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Corrections Canada Policy Reversed for Trans Inmates
 
ONLINE:  WEDNESDAY FEBRUARY 16, 7:33 PM EST (GMT-5).

CORRECTIONS Canada will soon be reversing its policy to make treatment available once again to transsexual prisoners who meet certain criteria, the Canadian Press reported.

The decision follows the settlement last fall of a complaint made to the Canadian Human Rights Commission by an inmate.  Synthia Kavanagh claimed discrimination on the grounds of disability and sex due to being denied hormone therapy and gender reassignment surgery.  In addition, the parole board believed her transsexuality had played a role in her offense and should be addressed prior to release.  The claim was settled confidentially.

In the broader picture of trans rights, it is a very important landmark victory.
- lawyer Barbara Findley
 
 
Kavanagh is now waiting for further surgery following the breast enhancement ones she's received.  Her lawyer was quoted as saying "Synthia is very happy and very proud and so she should be."  Her femininity has been conspicuous in the male prison system.  After being transferred and spending 6-months in solitary living conditions out of fear, she will be transferred again to a women's facility following the surgery.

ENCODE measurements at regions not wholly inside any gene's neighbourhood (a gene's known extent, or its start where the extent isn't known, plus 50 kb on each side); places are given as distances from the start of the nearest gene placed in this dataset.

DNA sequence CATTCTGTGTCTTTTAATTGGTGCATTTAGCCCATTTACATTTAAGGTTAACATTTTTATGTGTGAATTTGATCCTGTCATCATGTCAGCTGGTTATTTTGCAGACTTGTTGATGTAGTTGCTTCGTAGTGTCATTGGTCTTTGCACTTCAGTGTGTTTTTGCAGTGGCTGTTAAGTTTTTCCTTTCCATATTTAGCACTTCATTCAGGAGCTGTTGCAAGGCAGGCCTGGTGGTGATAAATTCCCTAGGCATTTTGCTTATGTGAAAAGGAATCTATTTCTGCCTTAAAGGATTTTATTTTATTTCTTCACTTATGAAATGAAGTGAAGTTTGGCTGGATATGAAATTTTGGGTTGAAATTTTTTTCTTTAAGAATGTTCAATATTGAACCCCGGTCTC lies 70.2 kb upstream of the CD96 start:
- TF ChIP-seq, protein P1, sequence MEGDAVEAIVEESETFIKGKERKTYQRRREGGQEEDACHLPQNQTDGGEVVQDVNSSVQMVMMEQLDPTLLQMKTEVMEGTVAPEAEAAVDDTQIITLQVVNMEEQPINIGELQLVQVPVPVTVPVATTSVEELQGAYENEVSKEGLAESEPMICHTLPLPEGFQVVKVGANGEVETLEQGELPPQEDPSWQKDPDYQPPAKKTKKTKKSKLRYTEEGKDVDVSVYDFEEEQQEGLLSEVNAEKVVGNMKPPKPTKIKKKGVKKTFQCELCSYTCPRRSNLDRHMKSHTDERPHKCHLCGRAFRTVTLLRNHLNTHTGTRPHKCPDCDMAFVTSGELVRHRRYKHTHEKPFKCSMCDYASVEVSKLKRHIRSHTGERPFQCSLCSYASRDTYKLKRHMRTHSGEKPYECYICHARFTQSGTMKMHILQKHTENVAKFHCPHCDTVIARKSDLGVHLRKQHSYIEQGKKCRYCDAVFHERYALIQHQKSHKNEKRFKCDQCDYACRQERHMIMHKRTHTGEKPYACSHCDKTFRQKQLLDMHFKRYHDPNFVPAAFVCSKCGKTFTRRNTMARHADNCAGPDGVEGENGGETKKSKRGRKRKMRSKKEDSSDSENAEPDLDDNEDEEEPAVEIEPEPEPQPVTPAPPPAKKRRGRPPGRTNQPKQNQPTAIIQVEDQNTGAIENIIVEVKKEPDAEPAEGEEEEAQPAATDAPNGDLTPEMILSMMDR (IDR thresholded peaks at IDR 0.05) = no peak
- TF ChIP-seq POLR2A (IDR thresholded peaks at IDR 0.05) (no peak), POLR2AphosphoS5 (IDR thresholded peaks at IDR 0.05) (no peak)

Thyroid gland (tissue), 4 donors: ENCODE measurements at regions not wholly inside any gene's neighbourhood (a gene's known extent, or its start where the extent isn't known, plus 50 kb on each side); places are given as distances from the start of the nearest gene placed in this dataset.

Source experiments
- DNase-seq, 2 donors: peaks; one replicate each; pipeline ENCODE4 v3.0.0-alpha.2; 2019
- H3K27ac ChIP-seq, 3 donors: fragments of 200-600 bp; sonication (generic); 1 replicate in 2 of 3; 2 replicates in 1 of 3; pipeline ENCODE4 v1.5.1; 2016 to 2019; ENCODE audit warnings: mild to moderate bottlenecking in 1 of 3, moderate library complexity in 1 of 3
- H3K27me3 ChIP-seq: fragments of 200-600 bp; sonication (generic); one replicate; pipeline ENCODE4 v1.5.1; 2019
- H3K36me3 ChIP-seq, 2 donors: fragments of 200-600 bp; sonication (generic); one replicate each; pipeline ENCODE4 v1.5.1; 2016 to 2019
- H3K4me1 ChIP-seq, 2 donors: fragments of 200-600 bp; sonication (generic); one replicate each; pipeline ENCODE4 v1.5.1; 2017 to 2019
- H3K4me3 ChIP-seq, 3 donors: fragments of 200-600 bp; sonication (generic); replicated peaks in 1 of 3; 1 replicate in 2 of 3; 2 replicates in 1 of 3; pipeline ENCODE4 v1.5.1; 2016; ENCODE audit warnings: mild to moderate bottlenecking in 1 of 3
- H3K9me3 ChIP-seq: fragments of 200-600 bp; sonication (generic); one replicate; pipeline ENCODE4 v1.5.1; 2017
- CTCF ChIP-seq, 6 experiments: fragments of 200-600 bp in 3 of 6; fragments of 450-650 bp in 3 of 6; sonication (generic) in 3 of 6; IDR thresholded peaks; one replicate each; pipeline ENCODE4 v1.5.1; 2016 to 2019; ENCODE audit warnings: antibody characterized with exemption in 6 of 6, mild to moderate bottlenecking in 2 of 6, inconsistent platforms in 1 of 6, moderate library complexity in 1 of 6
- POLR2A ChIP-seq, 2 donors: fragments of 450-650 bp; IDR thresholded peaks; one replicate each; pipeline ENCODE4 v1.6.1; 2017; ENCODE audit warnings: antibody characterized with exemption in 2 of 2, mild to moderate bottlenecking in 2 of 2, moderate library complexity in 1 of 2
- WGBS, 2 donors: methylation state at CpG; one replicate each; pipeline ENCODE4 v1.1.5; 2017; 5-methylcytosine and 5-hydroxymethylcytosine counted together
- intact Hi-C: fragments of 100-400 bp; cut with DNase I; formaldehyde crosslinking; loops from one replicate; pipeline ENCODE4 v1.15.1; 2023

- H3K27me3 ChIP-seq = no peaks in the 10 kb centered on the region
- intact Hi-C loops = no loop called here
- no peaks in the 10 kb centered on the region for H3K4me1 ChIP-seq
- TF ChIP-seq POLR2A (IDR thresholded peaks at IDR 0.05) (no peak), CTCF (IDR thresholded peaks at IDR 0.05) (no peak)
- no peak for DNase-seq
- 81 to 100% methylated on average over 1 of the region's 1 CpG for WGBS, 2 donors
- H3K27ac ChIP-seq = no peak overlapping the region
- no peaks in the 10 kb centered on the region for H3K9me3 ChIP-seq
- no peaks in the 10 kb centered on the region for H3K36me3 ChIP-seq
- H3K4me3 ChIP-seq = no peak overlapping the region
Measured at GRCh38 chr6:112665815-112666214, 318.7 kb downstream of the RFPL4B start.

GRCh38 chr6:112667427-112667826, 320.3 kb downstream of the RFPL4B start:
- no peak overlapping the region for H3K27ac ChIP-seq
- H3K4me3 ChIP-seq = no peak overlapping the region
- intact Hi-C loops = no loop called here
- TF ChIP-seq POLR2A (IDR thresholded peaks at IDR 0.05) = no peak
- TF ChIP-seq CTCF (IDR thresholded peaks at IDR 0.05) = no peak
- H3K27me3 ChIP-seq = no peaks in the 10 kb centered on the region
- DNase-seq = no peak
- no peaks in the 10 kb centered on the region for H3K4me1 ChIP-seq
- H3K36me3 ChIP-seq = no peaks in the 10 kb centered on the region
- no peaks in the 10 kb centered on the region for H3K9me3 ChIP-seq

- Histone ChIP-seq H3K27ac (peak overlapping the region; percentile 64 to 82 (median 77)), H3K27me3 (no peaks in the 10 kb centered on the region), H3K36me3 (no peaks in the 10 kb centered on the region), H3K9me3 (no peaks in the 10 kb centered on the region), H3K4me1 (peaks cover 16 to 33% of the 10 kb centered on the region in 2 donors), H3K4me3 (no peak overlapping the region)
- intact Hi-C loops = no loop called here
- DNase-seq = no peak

Kavanagh was convicted of murder in the 1987 hammer killing of a transsexual prostitute in Toronto.  She was sentenced to life imprisonment with parole eligibility in 15 years.

The policy change by the federal government's prisons is being heralded as a huge step forward.  "In the broader picture of trans rights, it is a very important landmark victory," lawyer Barbara Findley told the Canadian Press.

Sex reassignment surgery for Canadian inmates has been disallowed since 1997 and hormone treatment for transsexual prisoners reportedly rare.  But even with this policy change Ontario inmates may never actually come to receive treatment.  The procedure is apparently to refer them to The Clark Institute of Psychiatry in Toronto which requires surgical candidates to live as the desired gender prior to the surgery.  The Clark reportedly does not regard prison life as meeting its criteria for 'living.' Furthermore, the Institute similarly does not support pharmaceutical treatment for inmates unless such is a continuation from pre-prison life.

Inmates in the country's Pacific Region, on the other hand, are referred to The Vancouver Hospital where views are less conservative and treatment more easily obtained, according the the CP report.

Gender reassignment surgery is estimated to cost $30,000.